When California voters legalized marijuana and allowed commercial growth and retail dispensaries in 2016, Suggestion 64 It also allowed for resentment or disapproval of certain criminal convictions related to marijuana.
Not many people were asking for it, and Assembly Bill 1793 passed in Legislature to make the state Ministry of Justice Review records in the criminal history information database and identify potentially eligible cases.
In 2019, the department sent each county’s prosecution agency a list of people and case convictions that were eligible for reduction or removal under AB 1793, according to the state. Attorney General Rob Pontawho wrote the bill when he was representing a county in Alameda County in holographic.
In Santa Barbara County, it was Prosecutor’s Office 1,728 cases (including 1,578 felonies and 150 misdemeanors) have been submitted to the province Supreme court.
All of those cases were referred to the Department of Justice in November, Supreme Court Executive Officer Daryl Parker said Noozhawk.
“We didn’t oppose any of the cuts, so everyone who qualifies locally will get sentencing advantage,” said John Safrnock, assistant district attorney for the district.
In general, the offenses of misdemeanor marijuana possession were reduced to infractions and denials, and most cases of possession for sale were reduced to misdemeanors of felonies, he explained.
“What that means is that a person with a prior criminal history of a misdemeanor conviction will not show any conviction,” Safranouch said. “Someone with a felony record will now show a misdemeanor conviction.”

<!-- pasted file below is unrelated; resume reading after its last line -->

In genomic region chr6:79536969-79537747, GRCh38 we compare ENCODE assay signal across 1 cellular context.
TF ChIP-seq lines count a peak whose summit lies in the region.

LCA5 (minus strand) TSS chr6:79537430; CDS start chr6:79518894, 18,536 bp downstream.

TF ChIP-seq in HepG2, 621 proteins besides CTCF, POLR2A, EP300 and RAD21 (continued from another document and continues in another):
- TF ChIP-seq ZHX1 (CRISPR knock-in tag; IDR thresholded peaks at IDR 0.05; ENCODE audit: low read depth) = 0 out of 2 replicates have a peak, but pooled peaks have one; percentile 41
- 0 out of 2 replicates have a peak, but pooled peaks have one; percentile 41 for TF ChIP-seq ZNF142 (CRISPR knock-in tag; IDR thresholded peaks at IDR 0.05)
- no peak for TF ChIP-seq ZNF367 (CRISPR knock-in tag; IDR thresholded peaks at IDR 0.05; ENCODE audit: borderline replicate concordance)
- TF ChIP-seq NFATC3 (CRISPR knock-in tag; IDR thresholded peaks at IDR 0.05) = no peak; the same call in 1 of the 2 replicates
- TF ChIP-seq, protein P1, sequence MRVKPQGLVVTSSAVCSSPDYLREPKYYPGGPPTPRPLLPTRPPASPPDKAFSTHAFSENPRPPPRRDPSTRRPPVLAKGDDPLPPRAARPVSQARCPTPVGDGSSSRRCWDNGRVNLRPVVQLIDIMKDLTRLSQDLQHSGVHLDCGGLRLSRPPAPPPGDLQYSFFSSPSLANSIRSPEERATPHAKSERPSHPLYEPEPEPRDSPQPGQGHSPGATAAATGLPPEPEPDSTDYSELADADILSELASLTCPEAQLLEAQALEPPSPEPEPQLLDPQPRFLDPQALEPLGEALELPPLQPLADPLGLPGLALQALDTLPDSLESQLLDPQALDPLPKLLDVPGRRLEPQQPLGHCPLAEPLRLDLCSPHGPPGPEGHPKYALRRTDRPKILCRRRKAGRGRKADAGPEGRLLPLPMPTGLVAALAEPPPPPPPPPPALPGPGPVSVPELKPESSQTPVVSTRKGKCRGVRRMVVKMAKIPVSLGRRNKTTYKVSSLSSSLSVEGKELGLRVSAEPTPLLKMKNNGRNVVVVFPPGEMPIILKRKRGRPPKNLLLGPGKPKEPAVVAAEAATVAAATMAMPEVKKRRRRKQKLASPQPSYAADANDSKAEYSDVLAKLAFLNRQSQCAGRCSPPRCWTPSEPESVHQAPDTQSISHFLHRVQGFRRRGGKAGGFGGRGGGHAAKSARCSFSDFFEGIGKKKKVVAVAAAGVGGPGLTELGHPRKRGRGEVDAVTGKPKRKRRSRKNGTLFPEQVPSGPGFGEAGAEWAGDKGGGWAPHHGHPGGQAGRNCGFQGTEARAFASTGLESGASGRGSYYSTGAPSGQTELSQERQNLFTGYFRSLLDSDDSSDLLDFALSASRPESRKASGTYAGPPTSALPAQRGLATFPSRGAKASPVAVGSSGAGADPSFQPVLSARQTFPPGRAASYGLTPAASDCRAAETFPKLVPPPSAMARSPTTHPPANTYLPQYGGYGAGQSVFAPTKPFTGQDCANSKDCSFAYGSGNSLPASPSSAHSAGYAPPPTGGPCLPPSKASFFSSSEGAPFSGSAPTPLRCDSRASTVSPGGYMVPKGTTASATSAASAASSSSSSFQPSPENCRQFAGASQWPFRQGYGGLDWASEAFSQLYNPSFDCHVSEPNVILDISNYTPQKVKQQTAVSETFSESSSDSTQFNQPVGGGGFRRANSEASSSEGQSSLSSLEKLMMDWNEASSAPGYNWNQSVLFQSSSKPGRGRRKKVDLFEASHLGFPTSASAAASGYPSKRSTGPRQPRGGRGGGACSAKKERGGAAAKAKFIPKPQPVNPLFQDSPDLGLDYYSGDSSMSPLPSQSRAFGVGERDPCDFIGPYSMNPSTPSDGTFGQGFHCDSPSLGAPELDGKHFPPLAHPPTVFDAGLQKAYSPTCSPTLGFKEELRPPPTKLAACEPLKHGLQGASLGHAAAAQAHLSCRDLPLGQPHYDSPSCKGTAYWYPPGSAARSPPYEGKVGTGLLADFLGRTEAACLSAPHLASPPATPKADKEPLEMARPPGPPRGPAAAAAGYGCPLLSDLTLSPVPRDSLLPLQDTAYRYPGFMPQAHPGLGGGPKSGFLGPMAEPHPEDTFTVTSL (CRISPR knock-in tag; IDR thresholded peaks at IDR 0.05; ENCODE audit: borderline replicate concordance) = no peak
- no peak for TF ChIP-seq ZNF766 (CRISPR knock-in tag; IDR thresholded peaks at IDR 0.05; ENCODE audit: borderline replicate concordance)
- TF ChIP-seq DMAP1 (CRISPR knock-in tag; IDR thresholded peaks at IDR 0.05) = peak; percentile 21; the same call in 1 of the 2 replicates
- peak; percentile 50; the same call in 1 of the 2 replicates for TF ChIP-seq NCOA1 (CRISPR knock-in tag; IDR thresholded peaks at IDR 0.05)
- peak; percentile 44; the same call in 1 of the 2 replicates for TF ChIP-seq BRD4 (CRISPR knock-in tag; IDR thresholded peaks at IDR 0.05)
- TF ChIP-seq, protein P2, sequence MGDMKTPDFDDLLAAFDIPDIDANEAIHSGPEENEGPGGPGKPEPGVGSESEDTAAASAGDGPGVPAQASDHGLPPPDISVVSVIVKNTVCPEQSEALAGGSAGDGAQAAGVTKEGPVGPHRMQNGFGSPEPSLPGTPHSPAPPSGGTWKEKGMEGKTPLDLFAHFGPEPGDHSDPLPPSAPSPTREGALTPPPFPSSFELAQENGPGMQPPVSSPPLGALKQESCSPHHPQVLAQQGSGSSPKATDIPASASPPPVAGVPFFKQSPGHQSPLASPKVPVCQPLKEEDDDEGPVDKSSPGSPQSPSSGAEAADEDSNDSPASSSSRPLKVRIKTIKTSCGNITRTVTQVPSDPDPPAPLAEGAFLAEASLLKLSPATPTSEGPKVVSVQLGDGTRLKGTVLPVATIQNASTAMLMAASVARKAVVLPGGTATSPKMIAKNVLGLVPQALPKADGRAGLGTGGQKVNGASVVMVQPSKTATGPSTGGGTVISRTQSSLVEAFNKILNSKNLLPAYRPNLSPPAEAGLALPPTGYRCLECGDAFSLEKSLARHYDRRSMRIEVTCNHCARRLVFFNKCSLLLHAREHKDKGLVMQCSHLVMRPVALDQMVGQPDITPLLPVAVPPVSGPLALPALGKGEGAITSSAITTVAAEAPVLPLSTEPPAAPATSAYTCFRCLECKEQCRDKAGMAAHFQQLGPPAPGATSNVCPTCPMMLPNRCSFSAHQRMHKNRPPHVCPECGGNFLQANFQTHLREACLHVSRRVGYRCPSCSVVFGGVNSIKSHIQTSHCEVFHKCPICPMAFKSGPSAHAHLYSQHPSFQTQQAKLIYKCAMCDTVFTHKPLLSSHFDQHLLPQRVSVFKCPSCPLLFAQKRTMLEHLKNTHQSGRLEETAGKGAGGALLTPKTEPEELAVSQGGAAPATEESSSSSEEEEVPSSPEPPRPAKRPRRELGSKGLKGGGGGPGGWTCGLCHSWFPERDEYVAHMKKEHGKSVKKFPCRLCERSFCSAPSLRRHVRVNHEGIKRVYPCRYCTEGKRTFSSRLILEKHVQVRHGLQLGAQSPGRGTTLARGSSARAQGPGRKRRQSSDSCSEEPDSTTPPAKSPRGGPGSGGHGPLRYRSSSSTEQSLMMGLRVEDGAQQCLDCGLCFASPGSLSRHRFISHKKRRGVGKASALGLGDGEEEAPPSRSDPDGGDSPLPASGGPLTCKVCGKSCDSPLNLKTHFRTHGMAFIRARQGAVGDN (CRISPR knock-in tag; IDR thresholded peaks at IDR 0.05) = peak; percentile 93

He noted that certain possession charges of possession of cannabis for sale can still be brought as criminal allegations in certain circumstances, including people with specific prior convictions and people accused of willfully selling to minors.
When asked how Monitoring Department Approaching marijuana use and possession among people under control, Chief Probation Officer Tanya Hetman said it is treated similarly to alcohol – another legal substance that some people under control are prohibited from using.
“Test provisions that prohibit a person from using, possessing, or generally providing marijuana are only used when marijuana played a role in the underlying crime for which the person was convicted, or when its use rose to the level of abuse and negatively affected “human well-being,” Nozhuk told.
“In this respect, marijuana use is treated similarly to alcohol abuse.”
According to Heitman, testing positive for marijuana use for someone who is technically prohibited is a violation of testing, but it is not likely that a violation of marijuana use alone is.
“Instead, the individual is likely to be blamed, counseled, or referred to a community provider for appropriate intervention, depending on their individual needs,” she said.
Hettmann added that people involved in treatment courts may have specific penalties related to marijuana use.
Thousands of cases in California
the The Los Angeles Times recently reported There are more than 34,000 potentially eligible cases statewide that have yet to be addressed by the courts.
When cases are determined to be eligible for dismissal or reinstatement, they are sent to the Department of Justice, which references a criminal history database when it responds to background check requests.
“Delays in collecting drug charges can have severe consequences for those seeking employment, professional licensing, housing, loans, and in other cases requiring background checks,” according to a Times reporter. Kyra Feldman books.
in December, Ponta told the prosecution agencies across the state to prioritize their work to update cannabis convictions “so that Californians can immediately obtain the relief to which they are entitled under the law.”
Last week, a new bill was introduced that proposes a 2023 deadline for courts to refer local cases to the Department of Justice, and for the department to update its criminal history database.